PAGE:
Global pay slowdown hits in 2014
Pay rises across the world are in decline and Australian wage earners are not immune.
The latest pay forecast data from global management consultancy, Hay Group shows that pay in Australia is forecast to grow by 3%, which represents a decline of 1% on last year’s growth rate. This is the slowest growth rate seen since the GFC, showing a sign of cautiousness within the Australian market.
Globally pay is set to increase by 5.2% on average but rises for 2014 are expected to average 0.3% less than last year’s forecasts (5.5%).
Fast-growth markets will see the biggest salary rises. However, high inflation means real income will fall in many countries.
Salaries in Asia are expected to increase by an average of 7%– 0.2% less than the rise in 2013, reflecting slowing but still strong economic forecasts. The highest increases will be seen in Vietnam (11.5%), India (10.9%), Indonesia (10%) and China (8.6%).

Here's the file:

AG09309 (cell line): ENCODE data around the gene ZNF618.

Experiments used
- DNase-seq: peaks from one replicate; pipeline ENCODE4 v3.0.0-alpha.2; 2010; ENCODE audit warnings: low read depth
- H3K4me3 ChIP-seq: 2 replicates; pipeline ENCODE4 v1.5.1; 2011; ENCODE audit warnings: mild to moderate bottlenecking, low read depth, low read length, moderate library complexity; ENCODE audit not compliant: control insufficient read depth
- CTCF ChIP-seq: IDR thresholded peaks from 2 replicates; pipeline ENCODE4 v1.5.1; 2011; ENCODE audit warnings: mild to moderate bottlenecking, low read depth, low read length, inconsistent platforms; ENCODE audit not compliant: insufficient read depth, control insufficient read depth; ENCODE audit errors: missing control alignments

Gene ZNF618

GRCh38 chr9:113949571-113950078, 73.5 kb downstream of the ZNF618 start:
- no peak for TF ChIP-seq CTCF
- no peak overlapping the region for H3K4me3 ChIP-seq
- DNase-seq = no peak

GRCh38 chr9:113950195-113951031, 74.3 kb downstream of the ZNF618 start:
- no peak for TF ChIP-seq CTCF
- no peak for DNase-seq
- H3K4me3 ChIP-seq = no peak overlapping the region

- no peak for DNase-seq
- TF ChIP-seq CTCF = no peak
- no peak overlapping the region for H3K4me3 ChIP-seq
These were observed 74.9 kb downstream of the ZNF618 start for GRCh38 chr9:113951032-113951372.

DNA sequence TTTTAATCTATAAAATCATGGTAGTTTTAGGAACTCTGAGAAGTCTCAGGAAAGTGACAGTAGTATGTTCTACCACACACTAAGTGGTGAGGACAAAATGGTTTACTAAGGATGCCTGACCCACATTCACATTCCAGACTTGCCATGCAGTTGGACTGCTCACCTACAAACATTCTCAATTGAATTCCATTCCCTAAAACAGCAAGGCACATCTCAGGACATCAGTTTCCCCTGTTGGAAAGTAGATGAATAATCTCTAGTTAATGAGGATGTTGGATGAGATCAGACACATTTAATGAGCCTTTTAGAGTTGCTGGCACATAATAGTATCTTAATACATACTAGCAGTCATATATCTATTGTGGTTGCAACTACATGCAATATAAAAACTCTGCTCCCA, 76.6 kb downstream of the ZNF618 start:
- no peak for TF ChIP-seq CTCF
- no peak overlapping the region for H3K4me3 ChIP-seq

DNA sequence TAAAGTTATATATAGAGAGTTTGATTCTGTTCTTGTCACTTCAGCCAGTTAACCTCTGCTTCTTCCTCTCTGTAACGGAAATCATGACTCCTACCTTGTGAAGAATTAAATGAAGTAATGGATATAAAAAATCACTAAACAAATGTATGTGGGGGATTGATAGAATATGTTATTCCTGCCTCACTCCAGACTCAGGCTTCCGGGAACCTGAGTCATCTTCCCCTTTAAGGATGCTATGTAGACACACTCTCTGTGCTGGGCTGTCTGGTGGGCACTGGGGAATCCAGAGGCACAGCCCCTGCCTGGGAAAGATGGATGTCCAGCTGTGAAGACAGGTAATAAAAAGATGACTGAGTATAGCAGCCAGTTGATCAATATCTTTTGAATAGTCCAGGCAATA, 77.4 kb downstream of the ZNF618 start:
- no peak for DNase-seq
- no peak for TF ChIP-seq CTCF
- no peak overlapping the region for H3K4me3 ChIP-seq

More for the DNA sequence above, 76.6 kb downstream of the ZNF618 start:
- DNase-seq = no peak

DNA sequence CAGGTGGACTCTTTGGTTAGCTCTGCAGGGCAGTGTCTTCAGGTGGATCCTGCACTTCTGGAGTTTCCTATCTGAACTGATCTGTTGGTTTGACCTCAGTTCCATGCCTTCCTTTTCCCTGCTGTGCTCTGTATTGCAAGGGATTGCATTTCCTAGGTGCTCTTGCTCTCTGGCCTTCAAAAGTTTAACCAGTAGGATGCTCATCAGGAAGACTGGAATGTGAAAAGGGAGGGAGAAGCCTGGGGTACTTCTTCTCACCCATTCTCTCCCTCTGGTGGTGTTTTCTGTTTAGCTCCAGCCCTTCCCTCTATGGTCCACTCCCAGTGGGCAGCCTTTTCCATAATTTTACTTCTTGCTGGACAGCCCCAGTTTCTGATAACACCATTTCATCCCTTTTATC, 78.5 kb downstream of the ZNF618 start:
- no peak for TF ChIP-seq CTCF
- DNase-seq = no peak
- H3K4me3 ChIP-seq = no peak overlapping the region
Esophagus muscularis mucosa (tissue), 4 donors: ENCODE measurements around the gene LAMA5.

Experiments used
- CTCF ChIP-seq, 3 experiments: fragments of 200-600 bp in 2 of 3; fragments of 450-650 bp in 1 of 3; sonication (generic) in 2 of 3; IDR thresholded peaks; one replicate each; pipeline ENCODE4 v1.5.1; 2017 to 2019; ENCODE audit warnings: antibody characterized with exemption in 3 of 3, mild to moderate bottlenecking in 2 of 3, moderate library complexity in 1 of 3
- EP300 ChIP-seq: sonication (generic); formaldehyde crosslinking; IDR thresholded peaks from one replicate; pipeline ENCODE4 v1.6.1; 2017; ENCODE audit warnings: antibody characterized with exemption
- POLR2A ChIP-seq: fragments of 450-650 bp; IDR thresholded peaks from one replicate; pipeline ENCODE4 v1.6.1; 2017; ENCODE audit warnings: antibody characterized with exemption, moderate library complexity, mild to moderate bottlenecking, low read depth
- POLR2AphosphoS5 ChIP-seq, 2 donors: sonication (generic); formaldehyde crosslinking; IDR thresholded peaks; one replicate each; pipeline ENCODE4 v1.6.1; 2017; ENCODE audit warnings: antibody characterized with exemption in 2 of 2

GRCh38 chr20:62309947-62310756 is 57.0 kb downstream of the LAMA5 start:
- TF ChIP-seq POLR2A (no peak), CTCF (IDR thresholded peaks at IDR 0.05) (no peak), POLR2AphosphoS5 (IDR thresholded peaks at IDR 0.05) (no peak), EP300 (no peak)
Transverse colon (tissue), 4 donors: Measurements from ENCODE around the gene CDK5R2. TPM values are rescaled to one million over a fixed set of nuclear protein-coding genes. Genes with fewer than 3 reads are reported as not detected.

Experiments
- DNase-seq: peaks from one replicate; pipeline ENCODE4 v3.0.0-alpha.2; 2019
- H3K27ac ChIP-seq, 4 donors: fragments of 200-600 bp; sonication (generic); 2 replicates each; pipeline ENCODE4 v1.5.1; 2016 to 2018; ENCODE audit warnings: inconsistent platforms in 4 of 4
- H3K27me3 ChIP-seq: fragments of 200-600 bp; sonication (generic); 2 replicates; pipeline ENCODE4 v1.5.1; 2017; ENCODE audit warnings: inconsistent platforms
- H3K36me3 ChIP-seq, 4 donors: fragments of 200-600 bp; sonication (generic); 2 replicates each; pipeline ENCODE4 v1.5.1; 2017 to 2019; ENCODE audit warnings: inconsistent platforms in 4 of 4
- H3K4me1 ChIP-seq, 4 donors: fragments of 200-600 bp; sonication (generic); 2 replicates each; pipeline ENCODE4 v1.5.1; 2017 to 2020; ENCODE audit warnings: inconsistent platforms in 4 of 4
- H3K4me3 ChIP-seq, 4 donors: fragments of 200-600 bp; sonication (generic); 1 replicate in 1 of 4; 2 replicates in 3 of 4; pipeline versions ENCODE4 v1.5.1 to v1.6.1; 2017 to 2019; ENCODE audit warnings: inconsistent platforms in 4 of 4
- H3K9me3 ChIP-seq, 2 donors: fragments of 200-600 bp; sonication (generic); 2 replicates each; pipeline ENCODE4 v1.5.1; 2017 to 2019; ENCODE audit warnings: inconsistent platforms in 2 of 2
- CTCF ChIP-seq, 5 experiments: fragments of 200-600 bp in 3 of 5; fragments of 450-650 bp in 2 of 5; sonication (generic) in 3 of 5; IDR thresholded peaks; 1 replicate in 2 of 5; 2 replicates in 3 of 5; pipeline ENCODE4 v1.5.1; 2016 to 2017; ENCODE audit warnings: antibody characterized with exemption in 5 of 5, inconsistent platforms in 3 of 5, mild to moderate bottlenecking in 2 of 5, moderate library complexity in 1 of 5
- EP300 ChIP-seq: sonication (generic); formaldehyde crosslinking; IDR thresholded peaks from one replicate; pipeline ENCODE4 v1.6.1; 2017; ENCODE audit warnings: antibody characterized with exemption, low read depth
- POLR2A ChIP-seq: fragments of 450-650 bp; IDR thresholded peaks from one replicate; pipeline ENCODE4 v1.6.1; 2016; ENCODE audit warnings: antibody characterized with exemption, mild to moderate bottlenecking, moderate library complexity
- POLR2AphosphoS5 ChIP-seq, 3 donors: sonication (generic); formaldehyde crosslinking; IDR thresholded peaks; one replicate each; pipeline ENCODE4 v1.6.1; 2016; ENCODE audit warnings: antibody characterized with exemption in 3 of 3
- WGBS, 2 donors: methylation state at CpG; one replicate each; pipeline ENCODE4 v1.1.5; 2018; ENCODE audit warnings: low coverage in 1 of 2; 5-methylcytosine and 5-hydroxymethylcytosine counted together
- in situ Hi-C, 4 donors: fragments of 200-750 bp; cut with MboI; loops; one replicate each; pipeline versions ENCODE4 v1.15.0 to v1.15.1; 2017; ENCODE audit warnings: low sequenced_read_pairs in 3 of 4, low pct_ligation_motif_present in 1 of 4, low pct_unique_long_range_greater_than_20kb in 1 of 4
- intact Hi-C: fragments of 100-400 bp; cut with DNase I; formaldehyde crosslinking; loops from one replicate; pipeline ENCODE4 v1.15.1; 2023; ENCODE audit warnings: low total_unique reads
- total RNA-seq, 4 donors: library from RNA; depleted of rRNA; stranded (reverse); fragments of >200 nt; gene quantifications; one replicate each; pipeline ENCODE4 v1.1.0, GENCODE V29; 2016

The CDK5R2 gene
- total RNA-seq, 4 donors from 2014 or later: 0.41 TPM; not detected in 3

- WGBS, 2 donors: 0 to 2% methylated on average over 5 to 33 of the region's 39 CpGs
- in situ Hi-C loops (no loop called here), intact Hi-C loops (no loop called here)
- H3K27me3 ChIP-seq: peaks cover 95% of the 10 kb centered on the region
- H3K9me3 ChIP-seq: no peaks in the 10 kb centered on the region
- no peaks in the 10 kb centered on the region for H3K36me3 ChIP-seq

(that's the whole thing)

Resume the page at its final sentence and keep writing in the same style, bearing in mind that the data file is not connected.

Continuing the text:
Hay Group’s research is based on the salary expectations of more than 22,000 organisations in 71 countries worldwide, representing 15 million employees.
Steve Paola, senior consultant at Hay Group, comments: “This year’s global forecast highlights a significant slowdown of pay rises into the new year, as GDP growth in many parts of the world remains subdued.
“Even where optimistic rises are expected in fast growing markets, high inflation means the economic recovery won’t be felt in the pay packets of employees in many countries.”
Paola adds, “In times of slow-growth, Australian organisations must keep a keen eye on the bottom line to remain competitive – minimising costs and driving productivity. Yet, there is an opportunity for organisations to be creative about how they reward their people – going beyond cash. It’s about spending smarter, not more, and reviewing return on reward spend.
“Securing the commitment of employees by developing clear career management plans, nurturing key talent and creating a buzz around the company’s vision can also play a role in engaging and retaining employees over the long-term.”